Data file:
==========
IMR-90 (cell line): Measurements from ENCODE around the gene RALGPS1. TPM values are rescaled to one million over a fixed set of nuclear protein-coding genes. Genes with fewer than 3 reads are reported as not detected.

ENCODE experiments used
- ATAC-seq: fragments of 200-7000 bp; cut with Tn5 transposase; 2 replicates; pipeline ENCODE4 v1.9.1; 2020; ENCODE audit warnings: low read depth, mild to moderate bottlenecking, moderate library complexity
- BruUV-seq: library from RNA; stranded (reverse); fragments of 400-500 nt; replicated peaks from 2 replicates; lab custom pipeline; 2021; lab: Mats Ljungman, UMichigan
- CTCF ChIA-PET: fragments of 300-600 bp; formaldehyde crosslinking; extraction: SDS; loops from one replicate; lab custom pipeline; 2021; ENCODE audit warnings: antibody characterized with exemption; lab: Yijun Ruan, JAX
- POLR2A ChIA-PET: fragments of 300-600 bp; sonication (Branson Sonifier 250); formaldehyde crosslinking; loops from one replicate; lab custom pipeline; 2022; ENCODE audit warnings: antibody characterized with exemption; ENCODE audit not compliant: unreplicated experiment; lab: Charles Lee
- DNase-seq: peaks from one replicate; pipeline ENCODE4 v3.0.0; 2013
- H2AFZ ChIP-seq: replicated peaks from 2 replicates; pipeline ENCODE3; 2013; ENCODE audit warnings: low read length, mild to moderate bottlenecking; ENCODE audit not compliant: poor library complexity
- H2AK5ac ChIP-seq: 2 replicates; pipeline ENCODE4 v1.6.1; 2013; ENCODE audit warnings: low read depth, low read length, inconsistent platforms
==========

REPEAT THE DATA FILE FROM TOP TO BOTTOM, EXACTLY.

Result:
IMR-90 (cell line): Measurements from ENCODE around the gene RALGPS1. TPM values are rescaled to one million over a fixed set of nuclear protein-coding genes. Genes with fewer than 3 reads are reported as not detected.

ENCODE experiments used
- ATAC-seq: fragments of 200-7000 bp; cut with Tn5 transposase; 2 replicates; pipeline ENCODE4 v1.9.1; 2020; ENCODE audit warnings: low read depth, mild to moderate bottlenecking, moderate library complexity
- BruUV-seq: library from RNA; stranded (reverse); fragments of 400-500 nt; replicated peaks from 2 replicates; lab custom pipeline; 2021; lab: Mats Ljungman, UMichigan
- CTCF ChIA-PET: fragments of 300-600 bp; formaldehyde crosslinking; extraction: SDS; loops from one replicate; lab custom pipeline; 2021; ENCODE audit warnings: antibody characterized with exemption; lab: Yijun Ruan, JAX
- POLR2A ChIA-PET: fragments of 300-600 bp; sonication (Branson Sonifier 250); formaldehyde crosslinking; loops from one replicate; lab custom pipeline; 2022; ENCODE audit warnings: antibody characterized with exemption; ENCODE audit not compliant: unreplicated experiment; lab: Charles Lee
- DNase-seq: peaks from one replicate; pipeline ENCODE4 v3.0.0; 2013
- H2AFZ ChIP-seq: replicated peaks from 2 replicates; pipeline ENCODE3; 2013; ENCODE audit warnings: low read length, mild to moderate bottlenecking; ENCODE audit not compliant: poor library complexity
- H2AK5ac ChIP-seq: 2 replicates; pipeline ENCODE4 v1.6.1; 2013; ENCODE audit warnings: low read depth, low read length, inconsistent platforms